EU-US Privacy Shield Still Not Protecting Your Privacy
Full text of the new draft EU-US Privacy Shield was released February 29th but has not been signed yet. They have made some changes from the previous Safe Harbor Agreement. While some are good improvements, some seem to have not changed how our data is handled at all. A conclusion on if the draft agreement will be acceptable should be made by mid-April to the end of April.
History: Safe Harbor Agreement
Before going in to the Privacy Shield here is the history of why we needed a new agreement between the European Union and United States. In an earlier blog, Safe Harbor Ruled Invalid, How it Affects You, we talked about the invalid ruling of the Safe Harbor Agreement and how it affected businesses and consumers. So here’s a little history on the old Safe Harbor Agreement:
The European Union (EU) and the United States (US) established the Safe Harbor Pact in 2000. This allowed businesses to legally funnel info across the Atlantic. Common data storage and transfers might include global commerce, sending and receiving emails, and even posting on social media. US companies can “self-certify” that they meet the stricter European privacy standards.
In early October of 2015, the European Court of Justice found the US approach to domestic surveillance and absence of legislation governing certain privacy rights was not up to European standards following a case brought by an Austrian student Max Schrems. The EU then made the Safe Harbor pact invalid. They believe the US has compromised their data and would like for some changes to happen to ensure the US is not spying on their citizens.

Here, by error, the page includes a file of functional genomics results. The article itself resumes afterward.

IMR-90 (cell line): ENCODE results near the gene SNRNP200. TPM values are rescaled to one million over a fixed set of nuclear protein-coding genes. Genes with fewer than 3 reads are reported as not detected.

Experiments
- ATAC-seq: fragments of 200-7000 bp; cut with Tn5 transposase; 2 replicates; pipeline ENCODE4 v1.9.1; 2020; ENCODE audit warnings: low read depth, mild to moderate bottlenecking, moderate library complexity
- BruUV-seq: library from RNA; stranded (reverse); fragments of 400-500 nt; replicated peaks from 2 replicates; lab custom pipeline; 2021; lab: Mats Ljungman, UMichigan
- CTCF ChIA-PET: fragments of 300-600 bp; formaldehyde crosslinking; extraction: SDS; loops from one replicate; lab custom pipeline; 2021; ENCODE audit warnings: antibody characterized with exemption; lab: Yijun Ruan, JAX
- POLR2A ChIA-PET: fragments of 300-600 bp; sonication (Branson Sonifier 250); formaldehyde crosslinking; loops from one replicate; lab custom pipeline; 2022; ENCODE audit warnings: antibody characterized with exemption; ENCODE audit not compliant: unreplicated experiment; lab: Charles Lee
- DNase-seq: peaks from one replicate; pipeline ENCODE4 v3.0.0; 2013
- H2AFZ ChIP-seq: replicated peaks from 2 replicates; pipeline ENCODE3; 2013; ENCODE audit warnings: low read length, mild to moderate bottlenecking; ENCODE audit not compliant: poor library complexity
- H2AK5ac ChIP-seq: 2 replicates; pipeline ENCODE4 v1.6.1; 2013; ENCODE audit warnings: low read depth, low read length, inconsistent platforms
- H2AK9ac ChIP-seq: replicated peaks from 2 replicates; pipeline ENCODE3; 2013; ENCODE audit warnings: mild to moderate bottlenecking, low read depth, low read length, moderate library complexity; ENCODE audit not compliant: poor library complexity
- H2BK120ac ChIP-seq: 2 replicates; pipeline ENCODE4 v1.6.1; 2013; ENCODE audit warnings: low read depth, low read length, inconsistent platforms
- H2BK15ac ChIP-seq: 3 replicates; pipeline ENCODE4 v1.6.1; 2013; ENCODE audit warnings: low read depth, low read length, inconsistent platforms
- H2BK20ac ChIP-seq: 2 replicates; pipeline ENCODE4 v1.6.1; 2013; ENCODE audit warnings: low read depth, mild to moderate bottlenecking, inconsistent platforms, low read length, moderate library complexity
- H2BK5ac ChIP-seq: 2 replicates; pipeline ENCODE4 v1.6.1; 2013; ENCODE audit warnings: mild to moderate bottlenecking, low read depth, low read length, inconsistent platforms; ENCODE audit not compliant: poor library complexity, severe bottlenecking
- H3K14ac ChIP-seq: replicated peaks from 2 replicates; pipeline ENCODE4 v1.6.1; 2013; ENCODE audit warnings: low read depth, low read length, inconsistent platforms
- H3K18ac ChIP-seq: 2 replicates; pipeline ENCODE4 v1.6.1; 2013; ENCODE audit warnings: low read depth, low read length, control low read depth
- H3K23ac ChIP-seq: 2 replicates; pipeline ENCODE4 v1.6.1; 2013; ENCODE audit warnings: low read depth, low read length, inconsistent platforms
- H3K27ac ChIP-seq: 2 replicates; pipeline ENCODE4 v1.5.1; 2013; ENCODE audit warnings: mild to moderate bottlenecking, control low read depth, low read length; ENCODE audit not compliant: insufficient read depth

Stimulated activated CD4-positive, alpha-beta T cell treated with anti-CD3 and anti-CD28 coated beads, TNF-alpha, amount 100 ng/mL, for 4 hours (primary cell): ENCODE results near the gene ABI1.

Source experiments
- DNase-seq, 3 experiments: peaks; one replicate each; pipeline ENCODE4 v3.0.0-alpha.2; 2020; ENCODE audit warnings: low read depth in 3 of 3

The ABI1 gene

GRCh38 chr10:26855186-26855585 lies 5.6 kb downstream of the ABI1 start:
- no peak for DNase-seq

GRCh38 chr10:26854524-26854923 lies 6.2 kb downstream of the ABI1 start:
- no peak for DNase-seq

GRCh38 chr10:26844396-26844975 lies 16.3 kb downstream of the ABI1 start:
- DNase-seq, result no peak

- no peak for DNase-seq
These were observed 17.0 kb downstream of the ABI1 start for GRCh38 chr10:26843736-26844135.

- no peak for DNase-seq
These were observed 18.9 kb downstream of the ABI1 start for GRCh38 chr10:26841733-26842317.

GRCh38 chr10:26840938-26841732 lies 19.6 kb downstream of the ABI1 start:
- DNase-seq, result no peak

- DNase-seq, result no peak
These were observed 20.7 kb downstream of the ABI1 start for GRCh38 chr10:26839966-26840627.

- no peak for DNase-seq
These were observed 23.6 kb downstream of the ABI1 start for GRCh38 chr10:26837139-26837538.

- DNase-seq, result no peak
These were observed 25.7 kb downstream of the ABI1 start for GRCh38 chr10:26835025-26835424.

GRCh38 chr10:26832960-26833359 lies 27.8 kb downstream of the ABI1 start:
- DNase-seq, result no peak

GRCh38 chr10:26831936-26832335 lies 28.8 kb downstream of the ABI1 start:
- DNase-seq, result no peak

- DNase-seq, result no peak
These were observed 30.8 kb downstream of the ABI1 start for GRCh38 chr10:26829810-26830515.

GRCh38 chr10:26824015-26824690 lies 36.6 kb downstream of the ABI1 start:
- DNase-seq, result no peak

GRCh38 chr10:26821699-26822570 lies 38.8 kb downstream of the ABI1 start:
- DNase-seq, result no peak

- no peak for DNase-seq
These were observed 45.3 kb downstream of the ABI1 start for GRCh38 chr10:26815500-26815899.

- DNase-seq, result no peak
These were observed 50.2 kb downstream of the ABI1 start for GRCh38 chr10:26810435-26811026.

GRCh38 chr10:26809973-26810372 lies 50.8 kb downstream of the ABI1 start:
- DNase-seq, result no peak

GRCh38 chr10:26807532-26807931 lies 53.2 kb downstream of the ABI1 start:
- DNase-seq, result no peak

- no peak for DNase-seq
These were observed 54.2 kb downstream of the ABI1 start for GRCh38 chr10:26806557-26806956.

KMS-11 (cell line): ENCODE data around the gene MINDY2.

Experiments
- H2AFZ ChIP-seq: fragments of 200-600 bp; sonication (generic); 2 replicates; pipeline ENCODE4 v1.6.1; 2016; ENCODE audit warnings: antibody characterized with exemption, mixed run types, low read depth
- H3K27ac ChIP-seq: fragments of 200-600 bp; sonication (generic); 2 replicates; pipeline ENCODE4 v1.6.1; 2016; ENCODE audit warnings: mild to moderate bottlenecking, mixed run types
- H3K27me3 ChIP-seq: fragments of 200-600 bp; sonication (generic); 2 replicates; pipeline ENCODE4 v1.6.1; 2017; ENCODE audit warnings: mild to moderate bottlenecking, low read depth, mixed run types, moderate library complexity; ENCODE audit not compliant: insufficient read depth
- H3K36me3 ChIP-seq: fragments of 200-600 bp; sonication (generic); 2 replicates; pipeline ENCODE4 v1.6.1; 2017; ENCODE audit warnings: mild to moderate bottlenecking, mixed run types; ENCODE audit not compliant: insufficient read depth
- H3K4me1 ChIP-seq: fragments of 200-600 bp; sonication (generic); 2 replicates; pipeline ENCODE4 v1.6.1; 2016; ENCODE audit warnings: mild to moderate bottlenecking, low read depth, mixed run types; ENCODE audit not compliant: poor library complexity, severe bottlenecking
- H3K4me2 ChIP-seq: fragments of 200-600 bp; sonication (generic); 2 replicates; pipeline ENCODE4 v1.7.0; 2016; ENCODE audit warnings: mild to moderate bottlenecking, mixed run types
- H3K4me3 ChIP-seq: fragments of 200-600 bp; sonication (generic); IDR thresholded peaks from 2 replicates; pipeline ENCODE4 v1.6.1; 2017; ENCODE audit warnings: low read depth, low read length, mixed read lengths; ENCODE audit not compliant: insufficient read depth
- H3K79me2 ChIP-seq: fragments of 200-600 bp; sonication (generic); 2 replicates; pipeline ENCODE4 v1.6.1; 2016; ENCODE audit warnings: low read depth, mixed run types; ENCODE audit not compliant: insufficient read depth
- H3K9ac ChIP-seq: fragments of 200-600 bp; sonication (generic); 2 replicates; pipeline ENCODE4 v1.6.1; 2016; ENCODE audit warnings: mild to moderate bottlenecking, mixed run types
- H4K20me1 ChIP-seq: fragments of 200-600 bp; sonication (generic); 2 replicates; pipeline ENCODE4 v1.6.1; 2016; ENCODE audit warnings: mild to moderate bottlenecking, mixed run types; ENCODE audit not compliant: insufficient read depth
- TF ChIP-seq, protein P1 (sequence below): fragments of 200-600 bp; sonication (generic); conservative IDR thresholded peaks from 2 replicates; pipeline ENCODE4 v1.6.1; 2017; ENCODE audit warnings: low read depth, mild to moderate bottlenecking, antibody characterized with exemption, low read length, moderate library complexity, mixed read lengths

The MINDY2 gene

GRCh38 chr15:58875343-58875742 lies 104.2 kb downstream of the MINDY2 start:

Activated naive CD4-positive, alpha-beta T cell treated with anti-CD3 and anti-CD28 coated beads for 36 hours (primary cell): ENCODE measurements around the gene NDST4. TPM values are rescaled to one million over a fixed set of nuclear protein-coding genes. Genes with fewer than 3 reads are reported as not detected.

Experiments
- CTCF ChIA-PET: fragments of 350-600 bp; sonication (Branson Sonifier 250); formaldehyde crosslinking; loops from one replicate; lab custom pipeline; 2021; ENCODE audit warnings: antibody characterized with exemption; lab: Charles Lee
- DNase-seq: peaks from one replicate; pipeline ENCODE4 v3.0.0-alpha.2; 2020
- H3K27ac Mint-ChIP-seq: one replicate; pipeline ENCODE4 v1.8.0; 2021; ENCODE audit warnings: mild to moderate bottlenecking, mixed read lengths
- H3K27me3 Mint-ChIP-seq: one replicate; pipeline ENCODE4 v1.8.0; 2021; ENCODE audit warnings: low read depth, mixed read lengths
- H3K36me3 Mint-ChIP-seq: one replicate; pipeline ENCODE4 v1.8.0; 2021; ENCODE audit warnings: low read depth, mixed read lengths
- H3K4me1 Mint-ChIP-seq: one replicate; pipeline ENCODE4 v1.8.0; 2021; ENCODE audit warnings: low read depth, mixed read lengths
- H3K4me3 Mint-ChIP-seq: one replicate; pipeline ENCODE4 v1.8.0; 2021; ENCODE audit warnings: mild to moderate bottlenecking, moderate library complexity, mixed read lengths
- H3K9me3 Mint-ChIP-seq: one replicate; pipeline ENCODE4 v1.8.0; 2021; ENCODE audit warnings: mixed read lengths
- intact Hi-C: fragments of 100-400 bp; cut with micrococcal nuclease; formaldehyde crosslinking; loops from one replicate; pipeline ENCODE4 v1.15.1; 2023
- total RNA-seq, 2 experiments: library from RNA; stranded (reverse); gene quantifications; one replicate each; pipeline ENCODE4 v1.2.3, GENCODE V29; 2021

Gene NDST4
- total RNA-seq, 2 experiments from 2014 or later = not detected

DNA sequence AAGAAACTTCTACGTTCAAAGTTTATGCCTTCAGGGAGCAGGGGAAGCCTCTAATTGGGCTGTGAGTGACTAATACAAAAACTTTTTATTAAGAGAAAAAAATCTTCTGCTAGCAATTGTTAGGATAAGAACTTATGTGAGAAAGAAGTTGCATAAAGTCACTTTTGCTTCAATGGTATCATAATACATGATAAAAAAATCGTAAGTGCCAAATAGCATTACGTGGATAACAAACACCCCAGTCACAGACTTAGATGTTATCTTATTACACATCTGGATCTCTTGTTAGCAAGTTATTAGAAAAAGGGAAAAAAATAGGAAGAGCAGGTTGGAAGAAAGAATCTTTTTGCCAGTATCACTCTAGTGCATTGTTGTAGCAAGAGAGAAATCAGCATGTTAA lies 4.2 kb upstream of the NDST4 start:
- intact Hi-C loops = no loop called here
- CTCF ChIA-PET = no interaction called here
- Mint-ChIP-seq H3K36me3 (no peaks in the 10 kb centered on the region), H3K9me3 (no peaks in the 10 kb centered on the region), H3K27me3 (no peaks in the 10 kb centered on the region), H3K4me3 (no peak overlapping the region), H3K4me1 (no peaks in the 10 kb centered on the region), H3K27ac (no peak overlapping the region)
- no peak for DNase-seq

While there are some improvements to the Trans-Atlantic data transfer deal many say it does not differ much from the original Safe Harbor and does not address the “core concerns and fundamental flaws of US surveillance law and the lack of privacy protections under US law.”
Key Positive Takeaways:
[space10]Citizen and Company Complaints
The new agreement gives companies and citizens the chance to complain and dispute any mishandling of records and personal information. Governments must resolve such complaints within 45 days or use a free “alternative Dispute Resolution”.
An ombudsman is a public advocate representing the interests of the public by investigating and addressing complaints. An ombudsman within the US State Department will handle any allegations of privacy violations.
Key Negative Takeaways:
[space10]Collecting Data in “Bulk”
In a Press Release from February 29th the European Commission states there will be “no indiscriminate or mass surveillance by national security authorities.” But then is contradicted by this:
- Detecting and countering certain activities of foreign powers
- Detecting and countering threats to US or allied armed forces
- Combating transnational criminal threats, including sanctions evasion
US Judicial Redress Act
In addition to the Privacy shield, President Obama signed the U.S. Judicial Redress Act on February 24th that will “give EU citizens access to US courts to enforce privacy rights in relation to personal data transferred to the U.S. for law enforcement purposes. ” […] The Judicial Redress Act will extend the rights U.S. citizens, and residents enjoy under the 1974 Privacy Act also to EU citizens.”
At first that sounds good. After further research on the Privacy Act of 1974, many believe that the Privacy Act is “worthless”, with similar views from the Electronic Frontier Foundation (EFF),. There are many exceptions including 32 CFR 322.7 which exempts the NSA from rules of privacy on records maintained on individuals, according to 5 U.S. Code § 552a.
“Essential Equivalence” Non-Existent
One of the most important parts of changing this agreement was to have “essential equivalence” of European data protection in the US. Max Schrems points out that this deal falls short:
“The new deal does not even address the matter of private sector data misuse, despite the fact that there would have been much more leeway than in the government sector. There are tiny improvements, but the core rules on private data usage are miles away for EU law.”(TechCrunch)